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9-11 memorial: Priceless at any cost? (+video)

The September 11 memorial and museum will require a $60 million-a-year operating budget. Some argue the federal government can't afford such a hefty price tag, while others say the meaning behind the memorial is worth any cost.

By Jennifer PeltzAssociated Press / September 10, 2012

Arborist Jeremy DeSimone, (l.), sprays fertilizer on a swamp white oak at the National September 11 Memorial at the World Trade Center site in New York in 2011. The foundation that runs the memorial estimates that once the roughly $700 million project is complete, it will cost $60 million a year to operate.

Mark Lennihan/AP/File

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New York

A debate over balancing the need to honor the memory of Sept. 11 with the enormous costs of running a memorial and museum at ground zero has been reawakened on the eve of the attacks' 11th anniversary, as officials faced questions Monday over the project's expected $60 million-a-year operating budget.

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The number comes on top of the $700 million construction cost of the National Sept. 11 Memorial and Museum. A report Sunday by The Associated Press noted that $12 million a year would be spent on security, more than the entire operating budgets of Gettysburg National Military Park and the monument that includes the USS Arizona Memorial at Pearl Harbor.

Mayor Michael Bloomberg, who leads the nonprofit foundation's board, on Monday called the Sept. 11 memorial's operating cost a necessity for security and other costs unique to hosting millions of visitors a year on the reborn site of two terror attacks, in 1993 and 2001.

Some congressional Democrats underscored their efforts to help get federal money to cover some of the operating cost, while a Republican senator reiterated his opposition. Even some victims' family members are divided over whether the annual price tag represents the price of paying tribute to the nearly 3,000 lives lost or the cost of unnecessary grandeur.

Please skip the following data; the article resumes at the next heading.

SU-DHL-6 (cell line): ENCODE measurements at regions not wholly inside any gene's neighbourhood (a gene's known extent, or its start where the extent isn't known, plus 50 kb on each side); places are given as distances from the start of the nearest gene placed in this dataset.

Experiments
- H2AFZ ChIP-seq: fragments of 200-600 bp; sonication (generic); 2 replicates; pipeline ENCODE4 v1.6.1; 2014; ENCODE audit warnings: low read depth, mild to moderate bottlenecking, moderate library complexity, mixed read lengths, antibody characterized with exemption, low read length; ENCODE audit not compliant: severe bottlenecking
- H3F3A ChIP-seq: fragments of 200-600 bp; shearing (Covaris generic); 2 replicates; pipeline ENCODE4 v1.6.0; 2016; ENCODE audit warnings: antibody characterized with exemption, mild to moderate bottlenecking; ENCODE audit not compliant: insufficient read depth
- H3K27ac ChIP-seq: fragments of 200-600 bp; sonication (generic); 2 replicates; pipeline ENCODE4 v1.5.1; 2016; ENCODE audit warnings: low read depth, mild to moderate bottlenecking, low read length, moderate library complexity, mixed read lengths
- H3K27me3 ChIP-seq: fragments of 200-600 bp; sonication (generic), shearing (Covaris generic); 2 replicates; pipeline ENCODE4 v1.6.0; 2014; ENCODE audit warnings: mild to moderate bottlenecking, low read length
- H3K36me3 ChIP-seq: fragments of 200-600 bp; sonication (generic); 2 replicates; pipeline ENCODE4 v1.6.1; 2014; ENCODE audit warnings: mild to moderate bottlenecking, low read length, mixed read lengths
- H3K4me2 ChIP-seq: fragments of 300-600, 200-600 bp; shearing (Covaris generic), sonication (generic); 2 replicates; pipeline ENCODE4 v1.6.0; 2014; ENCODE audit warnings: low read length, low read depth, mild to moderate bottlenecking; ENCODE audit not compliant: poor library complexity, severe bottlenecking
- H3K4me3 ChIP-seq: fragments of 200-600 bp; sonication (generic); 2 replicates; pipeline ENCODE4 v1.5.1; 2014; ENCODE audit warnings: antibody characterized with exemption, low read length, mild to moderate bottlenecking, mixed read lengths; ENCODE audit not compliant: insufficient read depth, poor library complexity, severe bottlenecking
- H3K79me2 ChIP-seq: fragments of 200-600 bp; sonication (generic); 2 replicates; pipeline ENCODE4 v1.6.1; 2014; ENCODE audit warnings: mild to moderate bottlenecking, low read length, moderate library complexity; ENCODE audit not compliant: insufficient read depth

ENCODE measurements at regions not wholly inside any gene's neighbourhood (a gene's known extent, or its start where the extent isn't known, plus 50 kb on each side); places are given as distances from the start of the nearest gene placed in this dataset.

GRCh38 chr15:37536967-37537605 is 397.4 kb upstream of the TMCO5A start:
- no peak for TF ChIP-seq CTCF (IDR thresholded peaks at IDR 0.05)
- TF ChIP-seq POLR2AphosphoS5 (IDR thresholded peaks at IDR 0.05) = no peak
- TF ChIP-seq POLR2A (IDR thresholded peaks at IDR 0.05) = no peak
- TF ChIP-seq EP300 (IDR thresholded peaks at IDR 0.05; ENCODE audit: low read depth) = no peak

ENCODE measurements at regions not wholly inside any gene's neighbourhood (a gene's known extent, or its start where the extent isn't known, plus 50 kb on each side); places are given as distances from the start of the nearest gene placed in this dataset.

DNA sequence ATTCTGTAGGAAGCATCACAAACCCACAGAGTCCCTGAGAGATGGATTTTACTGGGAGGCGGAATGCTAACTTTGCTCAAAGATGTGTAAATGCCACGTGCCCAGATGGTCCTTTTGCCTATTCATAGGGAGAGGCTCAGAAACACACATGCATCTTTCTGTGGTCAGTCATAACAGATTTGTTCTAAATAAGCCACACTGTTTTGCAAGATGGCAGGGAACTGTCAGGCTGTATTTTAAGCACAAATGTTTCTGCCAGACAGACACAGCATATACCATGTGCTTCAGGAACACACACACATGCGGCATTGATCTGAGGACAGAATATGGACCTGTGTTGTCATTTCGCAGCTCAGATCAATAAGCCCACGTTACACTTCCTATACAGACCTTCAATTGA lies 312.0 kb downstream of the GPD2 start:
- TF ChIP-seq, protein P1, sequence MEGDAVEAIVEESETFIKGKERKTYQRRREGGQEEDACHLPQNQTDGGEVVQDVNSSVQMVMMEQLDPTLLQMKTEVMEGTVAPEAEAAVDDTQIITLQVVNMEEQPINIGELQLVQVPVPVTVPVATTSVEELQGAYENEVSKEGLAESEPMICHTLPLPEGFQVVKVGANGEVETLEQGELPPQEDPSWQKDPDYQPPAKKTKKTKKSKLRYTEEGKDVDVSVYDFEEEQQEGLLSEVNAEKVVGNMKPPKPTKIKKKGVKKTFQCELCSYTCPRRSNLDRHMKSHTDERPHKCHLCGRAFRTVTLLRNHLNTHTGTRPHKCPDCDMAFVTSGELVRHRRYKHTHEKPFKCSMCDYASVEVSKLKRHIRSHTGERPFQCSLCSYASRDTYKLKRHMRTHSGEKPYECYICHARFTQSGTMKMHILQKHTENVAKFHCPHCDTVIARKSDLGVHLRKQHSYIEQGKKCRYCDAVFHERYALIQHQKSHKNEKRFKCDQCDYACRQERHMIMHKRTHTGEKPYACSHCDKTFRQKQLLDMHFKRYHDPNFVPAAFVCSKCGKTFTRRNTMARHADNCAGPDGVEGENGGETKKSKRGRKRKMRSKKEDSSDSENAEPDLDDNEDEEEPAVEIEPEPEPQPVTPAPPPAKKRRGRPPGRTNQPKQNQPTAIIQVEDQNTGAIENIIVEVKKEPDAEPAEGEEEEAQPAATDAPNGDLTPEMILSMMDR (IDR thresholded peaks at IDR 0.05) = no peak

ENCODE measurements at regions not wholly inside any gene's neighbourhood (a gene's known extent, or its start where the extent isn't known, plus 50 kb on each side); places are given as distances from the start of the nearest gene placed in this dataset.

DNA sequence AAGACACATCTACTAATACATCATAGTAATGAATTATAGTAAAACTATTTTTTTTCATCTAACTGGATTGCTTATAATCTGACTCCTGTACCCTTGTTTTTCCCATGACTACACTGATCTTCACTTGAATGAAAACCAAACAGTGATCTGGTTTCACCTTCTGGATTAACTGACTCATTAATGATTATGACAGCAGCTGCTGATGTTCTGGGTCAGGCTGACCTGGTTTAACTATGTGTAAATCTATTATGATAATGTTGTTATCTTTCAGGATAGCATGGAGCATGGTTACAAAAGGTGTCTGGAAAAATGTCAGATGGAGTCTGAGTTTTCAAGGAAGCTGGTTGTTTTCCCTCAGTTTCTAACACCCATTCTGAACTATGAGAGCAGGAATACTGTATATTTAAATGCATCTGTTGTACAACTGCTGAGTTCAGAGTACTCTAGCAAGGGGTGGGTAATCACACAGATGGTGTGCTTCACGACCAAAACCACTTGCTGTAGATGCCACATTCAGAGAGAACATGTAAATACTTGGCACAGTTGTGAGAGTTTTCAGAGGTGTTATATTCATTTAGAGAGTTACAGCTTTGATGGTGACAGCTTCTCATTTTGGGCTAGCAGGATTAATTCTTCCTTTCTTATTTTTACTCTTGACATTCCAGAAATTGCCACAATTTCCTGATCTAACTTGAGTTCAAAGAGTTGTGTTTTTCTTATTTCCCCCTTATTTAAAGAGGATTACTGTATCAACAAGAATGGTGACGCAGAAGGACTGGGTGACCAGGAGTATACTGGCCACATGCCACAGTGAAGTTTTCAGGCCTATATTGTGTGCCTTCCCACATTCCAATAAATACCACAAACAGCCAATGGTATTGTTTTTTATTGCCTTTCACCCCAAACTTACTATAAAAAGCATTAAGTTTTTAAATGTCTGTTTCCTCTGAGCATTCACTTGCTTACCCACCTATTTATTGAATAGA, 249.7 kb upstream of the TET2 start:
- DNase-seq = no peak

At ground zero, several visitors Monday to the memorial plaza were surprised — but not put off — by the $60 million-a-year figure.

"Really?" said Pat Lee, 57, a Walmart manager from Atlanta. But, she said, "I don't think the money is too much. Because it's important to keep alive the memory of what happened."

The centerpiece of the rebuilt World Trade Center site, the memorial includes both a serene, solemn memorial plaza, where waterfalls fill the fallen towers' footprints, and a mostly underground museum that is to house such artifacts as the staircase workers used to escape the attacks.

The plaza opened last year and has drawn 4.5 million visitors so far. The museum was to have been finished by Tuesday, but progress has stopped amid a construction-costs fight between the memorial foundation and the Port Authority of New York and New Jersey, the agency that owns the trade center site. The

Port Authority has claimed the Sept. 11 memorial foundation owed it $300 million for infrastructure and revised project costs; the foundation has argued it's owed money because of project delays.

The parties involved in the dispute said Monday they had reached an agreement that paved the way for completion of the museum.

Even so, it remains unclear how the foundation will cover the costs of running the museum, once it does open.

So far, the foundation has been able to rely on corporate and individual donations and selling memorabilia. The annual expense was about $27.8 million last year, including four months of operating the memorial plaza, according to recently audited financial statements.

But the expense is projected to jump to $60 million after the museum opens. The foundation plans to spend around $12 million a year on private security; operating the waterfalls costs another $4.5 million to $5 million annually, the foundation says.

Foundation officials haven't responded to requests for information about other costs at the site.

"Nobody is taking the money and building a hunting lodge for the trustees or having caviar and Champagne every night," Bloomberg said when asked about the operating expenses after an unrelated news conference. "It's a lot of money, but it costs that. Do you want a real budget, or do you want us to lie?"

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